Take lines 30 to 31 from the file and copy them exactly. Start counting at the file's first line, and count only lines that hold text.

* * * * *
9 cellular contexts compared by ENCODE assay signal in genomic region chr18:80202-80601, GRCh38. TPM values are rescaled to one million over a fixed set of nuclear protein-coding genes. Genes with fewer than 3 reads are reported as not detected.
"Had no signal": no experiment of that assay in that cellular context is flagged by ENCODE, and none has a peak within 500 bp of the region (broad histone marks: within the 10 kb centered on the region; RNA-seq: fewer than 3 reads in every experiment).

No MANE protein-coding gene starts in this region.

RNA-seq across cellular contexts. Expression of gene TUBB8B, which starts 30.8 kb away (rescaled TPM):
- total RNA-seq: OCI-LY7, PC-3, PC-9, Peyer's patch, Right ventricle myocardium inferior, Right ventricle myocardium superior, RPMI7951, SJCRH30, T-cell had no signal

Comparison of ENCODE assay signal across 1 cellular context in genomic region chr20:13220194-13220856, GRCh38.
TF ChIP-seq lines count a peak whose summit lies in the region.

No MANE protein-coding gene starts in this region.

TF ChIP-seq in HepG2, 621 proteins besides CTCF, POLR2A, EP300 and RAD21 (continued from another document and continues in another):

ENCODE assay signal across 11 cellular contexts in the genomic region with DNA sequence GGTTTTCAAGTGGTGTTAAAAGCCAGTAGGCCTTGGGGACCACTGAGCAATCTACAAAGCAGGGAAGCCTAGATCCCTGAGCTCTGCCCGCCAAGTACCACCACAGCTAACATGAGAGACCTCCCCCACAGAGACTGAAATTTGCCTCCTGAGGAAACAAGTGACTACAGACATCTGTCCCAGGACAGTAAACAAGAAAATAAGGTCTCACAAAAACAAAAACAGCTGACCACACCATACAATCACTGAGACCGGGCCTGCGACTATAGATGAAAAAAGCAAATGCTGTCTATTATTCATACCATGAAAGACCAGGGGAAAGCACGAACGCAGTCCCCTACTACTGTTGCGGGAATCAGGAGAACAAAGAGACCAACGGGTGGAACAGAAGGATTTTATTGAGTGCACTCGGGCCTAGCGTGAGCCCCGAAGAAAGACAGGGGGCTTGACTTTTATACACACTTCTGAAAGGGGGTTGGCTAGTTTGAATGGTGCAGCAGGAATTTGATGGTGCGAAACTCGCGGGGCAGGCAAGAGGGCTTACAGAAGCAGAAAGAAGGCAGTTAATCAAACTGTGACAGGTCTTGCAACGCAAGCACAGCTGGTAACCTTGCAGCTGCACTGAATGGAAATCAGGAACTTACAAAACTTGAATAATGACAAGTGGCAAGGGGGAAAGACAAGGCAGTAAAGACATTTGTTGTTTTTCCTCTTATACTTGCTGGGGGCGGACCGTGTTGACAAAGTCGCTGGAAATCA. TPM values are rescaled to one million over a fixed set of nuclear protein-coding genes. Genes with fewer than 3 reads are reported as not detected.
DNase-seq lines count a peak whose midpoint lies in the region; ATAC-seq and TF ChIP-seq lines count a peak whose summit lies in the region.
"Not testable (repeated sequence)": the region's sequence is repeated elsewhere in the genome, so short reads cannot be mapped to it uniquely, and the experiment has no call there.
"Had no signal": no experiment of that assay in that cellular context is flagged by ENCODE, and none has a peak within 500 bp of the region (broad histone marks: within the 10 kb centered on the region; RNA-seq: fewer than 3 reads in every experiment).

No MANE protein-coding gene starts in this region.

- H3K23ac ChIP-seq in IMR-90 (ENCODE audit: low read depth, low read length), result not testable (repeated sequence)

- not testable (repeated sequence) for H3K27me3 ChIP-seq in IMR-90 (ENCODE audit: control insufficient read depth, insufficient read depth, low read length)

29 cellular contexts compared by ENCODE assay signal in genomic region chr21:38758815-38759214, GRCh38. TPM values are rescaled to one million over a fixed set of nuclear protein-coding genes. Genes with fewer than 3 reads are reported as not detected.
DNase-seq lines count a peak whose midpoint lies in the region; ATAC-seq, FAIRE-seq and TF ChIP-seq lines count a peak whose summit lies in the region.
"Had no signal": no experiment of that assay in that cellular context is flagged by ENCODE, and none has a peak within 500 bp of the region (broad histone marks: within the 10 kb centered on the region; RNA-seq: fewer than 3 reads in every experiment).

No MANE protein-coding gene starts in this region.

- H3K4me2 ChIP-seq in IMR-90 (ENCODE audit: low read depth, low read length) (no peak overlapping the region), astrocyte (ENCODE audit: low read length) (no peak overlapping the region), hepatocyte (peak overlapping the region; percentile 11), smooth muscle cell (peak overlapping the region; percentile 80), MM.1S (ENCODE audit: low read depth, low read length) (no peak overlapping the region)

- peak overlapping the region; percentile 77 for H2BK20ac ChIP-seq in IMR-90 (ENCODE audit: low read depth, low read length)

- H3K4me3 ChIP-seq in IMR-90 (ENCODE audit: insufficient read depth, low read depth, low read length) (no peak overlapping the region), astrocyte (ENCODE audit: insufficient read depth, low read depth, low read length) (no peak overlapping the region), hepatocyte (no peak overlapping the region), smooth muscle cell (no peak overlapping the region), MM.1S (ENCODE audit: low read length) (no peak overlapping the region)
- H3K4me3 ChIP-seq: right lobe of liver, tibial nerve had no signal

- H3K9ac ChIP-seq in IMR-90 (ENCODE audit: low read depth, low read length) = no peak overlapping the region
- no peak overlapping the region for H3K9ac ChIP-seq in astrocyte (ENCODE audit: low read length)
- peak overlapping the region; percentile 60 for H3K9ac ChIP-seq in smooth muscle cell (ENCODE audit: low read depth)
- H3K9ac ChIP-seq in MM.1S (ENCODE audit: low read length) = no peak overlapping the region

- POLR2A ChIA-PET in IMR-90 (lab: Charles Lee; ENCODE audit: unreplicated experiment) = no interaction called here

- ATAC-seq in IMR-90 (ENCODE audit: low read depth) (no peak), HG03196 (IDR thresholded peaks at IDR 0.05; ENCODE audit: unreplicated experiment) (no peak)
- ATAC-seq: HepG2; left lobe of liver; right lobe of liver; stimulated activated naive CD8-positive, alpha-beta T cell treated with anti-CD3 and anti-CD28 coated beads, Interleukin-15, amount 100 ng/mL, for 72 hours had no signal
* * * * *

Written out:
- ATAC-seq in IMR-90 (ENCODE audit: low read depth) (no peak), HG03196 (IDR thresholded peaks at IDR 0.05; ENCODE audit: unreplicated experiment) (no peak)
- ATAC-seq: HepG2; left lobe of liver; right lobe of liver; stimulated activated naive CD8-positive, alpha-beta T cell treated with anti-CD3 and anti-CD28 coated beads, Interleukin-15, amount 100 ng/mL, for 72 hours had no signal